In re: B.J.
Quote from Judge Myers' Opinion:
Both mother and maternal grandfather have appealed the trial court’s entry granting permanent custody of B.J. to the Hamilton County Department of Job and Family Services (“HCJFS”). Because we find that the trial court’s determination that a grant of permanent custody was in B.J.’s best interest was not supported by sufficient evidence, we reverse the trial court’s judgment.
HCJFS filed a complaint seeking temporary custody of B.J. on June 11, 2018, several days after B.J.’s birth. The agency was awarded an interim order of temporary custody pending a full hearing on the complaint, and B.J. was placed in a foster home. An amended complaint for temporary custody was filed on June 22, 2018, alleging that B.J. was abused and dependent and that mother had severe mental-health issues and posed a threat to B.J.
On July 10, 2018, a juvenile court magistrate issued an order directing that a home study be completed on maternal grandfather, who resided in Nebraska, pursuant to the Interstate Compact on the Placement of Children (“ICPC”). The initial case plan for B.J. filed by HCJFS indicated that maternal grandfather had been in contact with the agency and was willing to work with ICPC to take placement of B.J
In re: R.A.D., R.H.D., R.C.1, R.C.2, and R.C.3
Quote from Judge Zayas' Opinion:
The Hamilton County Juvenile Court granted permanent custody of five children to the Hamilton County Department of Job and Family Services (“HCJFS”) and denied custody petitions filed by various relatives. The mother of the children, two of the fathers of the children, and two custody petitioners have appealed the juvenile court’s decision. We find no merit in their assignments of error, and we affirm the juvenile court’s judgment.
Appellant mother has five children. The oldest child is R.A.D., who was born on February 11, 2011. Her father is appellant T.F.1. The second-oldest child is R.H.D., who was born on October 4, 2015. Her father is S.H. The other three children are R.C.1, R.C.2 and R.C.3, born on January 26, 2016, January 8, 2017, and December 9, 2017, respectively. Their father is appellant D.C.
The record shows that HCJFS received interim custody of the four oldest children through an ex parte emergency order on May 22, 2017. HCJFS had alleged that the children were removed from the home due to an ongoing pattern of domestic violence between mother and D.C., which had occurred in the presence of the children. Additionally it alleged that R.C.1 had ingested opioids at the home while in the care of D.C., and had to be revived with Narcan and hospitalized. D.C. had fled the scene because he had outstanding warrants. The following day, the court granted interim custody to HCJFS based on the agreement of the parties. Subsequently, all four children were found to be neglected and dependent. R.C.1 was also found to be abused. The juvenile court granted temporary custody of those four children to HCJFS.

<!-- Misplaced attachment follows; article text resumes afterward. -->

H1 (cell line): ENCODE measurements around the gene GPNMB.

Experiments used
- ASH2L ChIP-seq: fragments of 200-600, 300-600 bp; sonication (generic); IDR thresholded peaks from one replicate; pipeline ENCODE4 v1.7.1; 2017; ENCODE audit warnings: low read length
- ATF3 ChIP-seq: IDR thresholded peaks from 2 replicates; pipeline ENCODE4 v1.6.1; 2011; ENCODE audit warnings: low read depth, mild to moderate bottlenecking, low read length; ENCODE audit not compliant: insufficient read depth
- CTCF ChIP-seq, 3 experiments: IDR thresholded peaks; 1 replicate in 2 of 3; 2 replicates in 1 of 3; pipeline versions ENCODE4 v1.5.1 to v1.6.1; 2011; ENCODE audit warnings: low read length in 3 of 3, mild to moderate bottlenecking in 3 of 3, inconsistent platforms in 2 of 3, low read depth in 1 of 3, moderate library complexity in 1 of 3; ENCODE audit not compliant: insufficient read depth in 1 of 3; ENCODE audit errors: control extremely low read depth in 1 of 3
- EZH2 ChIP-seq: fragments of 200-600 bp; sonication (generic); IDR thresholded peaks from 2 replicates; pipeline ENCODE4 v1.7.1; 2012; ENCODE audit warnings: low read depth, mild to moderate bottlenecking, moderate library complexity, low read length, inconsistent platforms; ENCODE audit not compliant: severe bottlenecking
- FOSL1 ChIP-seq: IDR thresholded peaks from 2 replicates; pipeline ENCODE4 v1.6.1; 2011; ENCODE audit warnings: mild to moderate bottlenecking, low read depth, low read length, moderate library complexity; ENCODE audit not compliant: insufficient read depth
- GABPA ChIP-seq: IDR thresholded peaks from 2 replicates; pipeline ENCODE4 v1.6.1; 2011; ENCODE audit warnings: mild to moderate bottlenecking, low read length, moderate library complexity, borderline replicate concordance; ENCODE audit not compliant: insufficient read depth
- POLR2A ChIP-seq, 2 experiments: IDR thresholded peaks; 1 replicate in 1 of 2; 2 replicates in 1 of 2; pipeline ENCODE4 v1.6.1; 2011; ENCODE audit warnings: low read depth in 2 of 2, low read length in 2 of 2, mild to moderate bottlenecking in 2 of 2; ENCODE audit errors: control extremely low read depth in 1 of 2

State of Ohio v. Diovantae Harris
Quote from Judge Bergeron's Opinion:
After using a firearm to rob a victim, the perpetrator—presumably unaware that the police were searching for him—sent a text message to the victim offering to sell her cheap drugs. Police capitalized on this blunder to orchestrate a controlled drug buy, which culminated in the arrest of Defendant-Appellant Diovantae Harris. Mr. Harris now appeals his convictions for aggravated robbery and having weapons under a disability. We, however, find no merit in his assignments of error and affirm the judgment below.
On New Year’s Eve, 2018, Jennifer Raisor—who identified herself at trial as a prostitute—arranged to rendezvous with a new Cincinnati client who responded to one of her online ads. She agreed to meet the client at 2417 Sunny Hill Drive, also known as Fay Apartments. When Ms. Raisor first arrived at the address, she could not locate her client, so she drove away. An ensuing telephone call by her client, however, lured her back.
State of Ohio v. Roger Jones
Quote from Judge Bergeron's Opinion:
Defendant-Appellant Roger Jones concedes that the record reveals no error in the trial court’s acceptance of his guilty plea, but he entreats us to venture beyond the record in order to reverse his conviction. We decline the invitation to do so, and we accordingly affirm the judgment of the trial court.
In January 2019, Mr. Jones and another individual became involved in a physical altercation with Franklin Thompson, which defense counsel described as a “drug deal gone bad.” As a result of the melee, Mr. Thompson suffered a broken jaw, orbital, and hand, which resulted in charges of aggravated robbery and felonious assault against Mr. Jones. Before Mr. Jones’s trial date, the court ordered a competency evaluation, and Mr. Jones was found competent to stand trial. The state then broached a plea deal: Mr. Jones could plead guilty to the felonious assault charge in exchange for dismissal of the aggravated robbery charge.